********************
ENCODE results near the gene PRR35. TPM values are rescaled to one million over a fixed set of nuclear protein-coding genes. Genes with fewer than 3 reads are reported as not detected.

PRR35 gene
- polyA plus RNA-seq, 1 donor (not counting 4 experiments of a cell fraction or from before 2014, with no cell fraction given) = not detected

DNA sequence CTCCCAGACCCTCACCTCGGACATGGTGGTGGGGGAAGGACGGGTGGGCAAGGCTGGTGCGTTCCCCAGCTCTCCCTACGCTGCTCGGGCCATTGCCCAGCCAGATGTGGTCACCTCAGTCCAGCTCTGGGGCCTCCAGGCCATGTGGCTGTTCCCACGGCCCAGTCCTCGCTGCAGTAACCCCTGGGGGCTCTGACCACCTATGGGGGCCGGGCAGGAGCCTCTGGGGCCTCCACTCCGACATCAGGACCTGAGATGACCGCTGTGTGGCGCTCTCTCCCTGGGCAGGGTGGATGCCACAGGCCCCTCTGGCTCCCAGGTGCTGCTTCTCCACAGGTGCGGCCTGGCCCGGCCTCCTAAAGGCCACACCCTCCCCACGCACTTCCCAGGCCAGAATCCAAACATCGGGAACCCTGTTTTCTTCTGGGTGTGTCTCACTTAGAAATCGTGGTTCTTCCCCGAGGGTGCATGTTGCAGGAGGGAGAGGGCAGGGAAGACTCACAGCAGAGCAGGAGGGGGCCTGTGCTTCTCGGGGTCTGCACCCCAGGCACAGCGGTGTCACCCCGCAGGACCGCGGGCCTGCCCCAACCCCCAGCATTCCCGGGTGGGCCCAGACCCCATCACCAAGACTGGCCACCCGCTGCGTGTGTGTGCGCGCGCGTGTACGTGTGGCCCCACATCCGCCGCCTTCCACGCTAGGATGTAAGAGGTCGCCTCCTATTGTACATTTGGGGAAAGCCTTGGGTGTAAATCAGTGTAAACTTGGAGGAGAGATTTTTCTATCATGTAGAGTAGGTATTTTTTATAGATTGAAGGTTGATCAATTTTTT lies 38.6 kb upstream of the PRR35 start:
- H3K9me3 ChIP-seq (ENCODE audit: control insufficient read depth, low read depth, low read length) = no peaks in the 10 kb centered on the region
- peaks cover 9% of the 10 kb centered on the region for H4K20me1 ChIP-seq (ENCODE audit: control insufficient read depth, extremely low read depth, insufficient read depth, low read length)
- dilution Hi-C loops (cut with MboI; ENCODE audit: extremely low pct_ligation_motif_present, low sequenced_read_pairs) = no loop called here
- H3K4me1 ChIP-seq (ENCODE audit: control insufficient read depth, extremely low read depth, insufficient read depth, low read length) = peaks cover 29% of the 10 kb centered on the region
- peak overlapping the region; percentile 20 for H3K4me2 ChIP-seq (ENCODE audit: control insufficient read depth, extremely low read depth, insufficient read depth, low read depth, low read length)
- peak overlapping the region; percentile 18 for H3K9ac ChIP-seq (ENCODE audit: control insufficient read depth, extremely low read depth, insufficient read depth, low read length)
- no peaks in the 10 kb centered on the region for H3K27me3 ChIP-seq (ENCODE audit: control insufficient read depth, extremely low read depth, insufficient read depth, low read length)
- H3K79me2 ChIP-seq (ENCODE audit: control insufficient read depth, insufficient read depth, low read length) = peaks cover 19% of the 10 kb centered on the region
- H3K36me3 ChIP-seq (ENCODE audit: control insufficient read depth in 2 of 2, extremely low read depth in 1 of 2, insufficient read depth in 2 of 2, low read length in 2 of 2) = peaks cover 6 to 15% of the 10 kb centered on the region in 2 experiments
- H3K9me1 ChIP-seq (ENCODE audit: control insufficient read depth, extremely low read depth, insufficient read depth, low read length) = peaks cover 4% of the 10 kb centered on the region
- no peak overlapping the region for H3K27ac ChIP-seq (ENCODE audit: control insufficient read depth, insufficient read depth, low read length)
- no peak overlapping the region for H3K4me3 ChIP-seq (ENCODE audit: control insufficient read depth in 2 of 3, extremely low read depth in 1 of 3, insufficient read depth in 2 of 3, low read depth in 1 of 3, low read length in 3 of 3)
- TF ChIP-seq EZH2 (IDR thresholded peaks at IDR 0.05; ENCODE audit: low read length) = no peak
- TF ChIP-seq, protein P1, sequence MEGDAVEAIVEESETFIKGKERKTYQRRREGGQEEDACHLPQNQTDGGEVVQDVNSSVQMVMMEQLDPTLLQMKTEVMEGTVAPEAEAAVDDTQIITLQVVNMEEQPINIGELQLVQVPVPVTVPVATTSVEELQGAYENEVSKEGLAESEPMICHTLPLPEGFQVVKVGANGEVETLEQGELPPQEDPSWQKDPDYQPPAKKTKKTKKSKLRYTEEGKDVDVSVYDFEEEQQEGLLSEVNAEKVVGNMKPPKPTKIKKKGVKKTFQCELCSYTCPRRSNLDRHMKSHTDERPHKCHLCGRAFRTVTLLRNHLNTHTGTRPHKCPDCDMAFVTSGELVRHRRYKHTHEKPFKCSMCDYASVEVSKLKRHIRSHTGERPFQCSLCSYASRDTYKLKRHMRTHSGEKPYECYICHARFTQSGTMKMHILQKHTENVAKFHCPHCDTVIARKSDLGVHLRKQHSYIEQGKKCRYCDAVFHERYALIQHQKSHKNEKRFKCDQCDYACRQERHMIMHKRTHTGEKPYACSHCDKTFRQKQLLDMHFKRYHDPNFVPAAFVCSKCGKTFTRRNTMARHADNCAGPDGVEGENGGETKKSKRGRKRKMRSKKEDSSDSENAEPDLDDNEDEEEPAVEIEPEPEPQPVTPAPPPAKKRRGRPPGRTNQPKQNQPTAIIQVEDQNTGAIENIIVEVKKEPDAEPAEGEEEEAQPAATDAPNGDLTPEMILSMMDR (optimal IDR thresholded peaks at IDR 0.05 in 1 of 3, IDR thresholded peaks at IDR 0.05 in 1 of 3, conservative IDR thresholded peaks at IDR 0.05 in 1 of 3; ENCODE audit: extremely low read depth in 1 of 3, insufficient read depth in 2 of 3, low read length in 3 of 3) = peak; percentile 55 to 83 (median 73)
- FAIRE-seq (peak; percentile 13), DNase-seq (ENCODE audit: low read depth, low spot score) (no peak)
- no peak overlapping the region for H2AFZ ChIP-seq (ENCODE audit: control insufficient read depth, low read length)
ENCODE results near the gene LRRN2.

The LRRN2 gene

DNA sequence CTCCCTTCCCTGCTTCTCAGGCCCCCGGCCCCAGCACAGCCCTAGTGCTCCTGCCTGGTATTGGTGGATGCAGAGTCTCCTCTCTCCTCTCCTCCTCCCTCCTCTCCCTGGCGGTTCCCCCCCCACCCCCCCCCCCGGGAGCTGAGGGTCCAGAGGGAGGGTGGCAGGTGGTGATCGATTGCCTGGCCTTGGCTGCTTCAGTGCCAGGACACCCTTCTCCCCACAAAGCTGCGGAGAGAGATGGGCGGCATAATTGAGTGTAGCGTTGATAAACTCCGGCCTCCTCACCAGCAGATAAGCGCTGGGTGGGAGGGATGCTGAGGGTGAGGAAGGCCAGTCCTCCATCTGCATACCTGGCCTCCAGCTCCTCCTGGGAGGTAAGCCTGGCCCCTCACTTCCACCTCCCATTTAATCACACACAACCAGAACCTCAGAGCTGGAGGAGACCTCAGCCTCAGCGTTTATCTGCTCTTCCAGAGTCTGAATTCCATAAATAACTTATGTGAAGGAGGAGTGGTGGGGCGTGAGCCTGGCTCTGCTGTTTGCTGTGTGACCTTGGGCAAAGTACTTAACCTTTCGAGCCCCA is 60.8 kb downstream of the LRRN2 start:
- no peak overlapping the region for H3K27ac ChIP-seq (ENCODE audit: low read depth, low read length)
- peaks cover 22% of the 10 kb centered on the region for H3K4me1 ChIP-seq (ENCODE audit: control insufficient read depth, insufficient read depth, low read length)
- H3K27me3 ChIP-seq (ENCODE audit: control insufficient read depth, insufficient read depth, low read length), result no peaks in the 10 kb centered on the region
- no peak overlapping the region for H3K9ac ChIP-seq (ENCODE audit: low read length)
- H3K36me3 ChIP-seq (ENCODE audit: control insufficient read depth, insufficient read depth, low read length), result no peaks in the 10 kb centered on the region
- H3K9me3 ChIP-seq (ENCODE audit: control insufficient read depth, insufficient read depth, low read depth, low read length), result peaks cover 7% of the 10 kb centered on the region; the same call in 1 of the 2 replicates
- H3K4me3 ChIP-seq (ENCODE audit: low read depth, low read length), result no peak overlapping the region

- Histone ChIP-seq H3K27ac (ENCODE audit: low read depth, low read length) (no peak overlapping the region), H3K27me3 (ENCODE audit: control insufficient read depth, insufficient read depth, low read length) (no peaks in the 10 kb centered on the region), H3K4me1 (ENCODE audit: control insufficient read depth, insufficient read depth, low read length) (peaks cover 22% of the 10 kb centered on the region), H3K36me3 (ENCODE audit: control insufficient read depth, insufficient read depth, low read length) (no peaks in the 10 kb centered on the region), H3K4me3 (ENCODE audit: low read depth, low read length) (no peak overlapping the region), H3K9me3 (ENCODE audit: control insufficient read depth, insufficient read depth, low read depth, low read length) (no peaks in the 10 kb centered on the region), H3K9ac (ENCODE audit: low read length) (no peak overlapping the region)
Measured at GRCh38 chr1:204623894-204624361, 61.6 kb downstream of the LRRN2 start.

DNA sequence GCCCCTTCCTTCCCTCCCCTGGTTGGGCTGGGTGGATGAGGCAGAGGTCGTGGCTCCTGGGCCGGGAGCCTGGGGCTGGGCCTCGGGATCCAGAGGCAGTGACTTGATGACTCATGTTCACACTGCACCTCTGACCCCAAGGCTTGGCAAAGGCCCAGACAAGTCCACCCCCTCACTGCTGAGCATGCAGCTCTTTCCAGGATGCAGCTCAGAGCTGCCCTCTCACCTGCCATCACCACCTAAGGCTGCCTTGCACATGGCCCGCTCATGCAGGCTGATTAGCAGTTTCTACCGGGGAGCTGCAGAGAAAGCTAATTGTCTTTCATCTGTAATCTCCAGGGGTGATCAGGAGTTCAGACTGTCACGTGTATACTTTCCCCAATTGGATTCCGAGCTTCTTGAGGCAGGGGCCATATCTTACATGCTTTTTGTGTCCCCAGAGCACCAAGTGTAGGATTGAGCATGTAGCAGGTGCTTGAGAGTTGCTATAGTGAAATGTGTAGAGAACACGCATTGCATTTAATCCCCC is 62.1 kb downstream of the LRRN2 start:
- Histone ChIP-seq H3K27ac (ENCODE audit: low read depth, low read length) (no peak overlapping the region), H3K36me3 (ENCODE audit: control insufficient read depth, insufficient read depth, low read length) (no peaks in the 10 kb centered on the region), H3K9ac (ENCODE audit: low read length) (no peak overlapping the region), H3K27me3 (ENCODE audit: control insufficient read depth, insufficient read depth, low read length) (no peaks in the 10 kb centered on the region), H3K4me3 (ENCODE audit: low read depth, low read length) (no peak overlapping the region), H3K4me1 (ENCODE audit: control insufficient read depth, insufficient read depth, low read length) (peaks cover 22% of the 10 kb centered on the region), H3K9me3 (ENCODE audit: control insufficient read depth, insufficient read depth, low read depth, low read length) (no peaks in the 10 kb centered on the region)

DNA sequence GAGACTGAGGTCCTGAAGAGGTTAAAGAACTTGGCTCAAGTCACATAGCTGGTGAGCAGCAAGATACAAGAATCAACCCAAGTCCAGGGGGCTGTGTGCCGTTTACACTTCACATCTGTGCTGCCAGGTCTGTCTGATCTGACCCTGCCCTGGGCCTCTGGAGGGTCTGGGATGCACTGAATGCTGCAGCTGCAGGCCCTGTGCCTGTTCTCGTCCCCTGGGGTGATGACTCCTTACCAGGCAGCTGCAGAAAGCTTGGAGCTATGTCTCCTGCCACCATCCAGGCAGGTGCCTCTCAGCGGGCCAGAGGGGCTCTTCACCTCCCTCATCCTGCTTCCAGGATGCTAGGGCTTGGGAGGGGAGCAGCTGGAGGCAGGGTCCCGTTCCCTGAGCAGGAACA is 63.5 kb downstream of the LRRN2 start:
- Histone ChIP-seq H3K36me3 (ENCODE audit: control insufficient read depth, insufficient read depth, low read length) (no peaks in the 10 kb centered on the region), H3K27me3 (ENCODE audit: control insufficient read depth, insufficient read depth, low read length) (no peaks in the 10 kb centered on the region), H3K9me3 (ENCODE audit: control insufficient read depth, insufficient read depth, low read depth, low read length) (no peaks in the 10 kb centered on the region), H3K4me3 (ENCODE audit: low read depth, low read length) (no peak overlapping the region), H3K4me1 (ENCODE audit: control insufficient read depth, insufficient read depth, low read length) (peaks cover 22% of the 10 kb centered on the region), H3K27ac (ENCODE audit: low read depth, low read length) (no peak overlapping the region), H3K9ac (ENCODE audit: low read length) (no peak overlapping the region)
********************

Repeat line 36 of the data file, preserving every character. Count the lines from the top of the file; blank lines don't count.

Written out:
- Histone ChIP-seq H3K36me3 (ENCODE audit: control insufficient read depth, insufficient read depth, low read length) (no peaks in the 10 kb centered on the region), H3K27me3 (ENCODE audit: control insufficient read depth, insufficient read depth, low read length) (no peaks in the 10 kb centered on the region), H3K9me3 (ENCODE audit: control insufficient read depth, insufficient read depth, low read depth, low read length) (no peaks in the 10 kb centered on the region), H3K4me3 (ENCODE audit: low read depth, low read length) (no peak overlapping the region), H3K4me1 (ENCODE audit: control insufficient read depth, insufficient read depth, low read length) (peaks cover 22% of the 10 kb centered on the region), H3K27ac (ENCODE audit: low read depth, low read length) (no peak overlapping the region), H3K9ac (ENCODE audit: low read length) (no peak overlapping the region)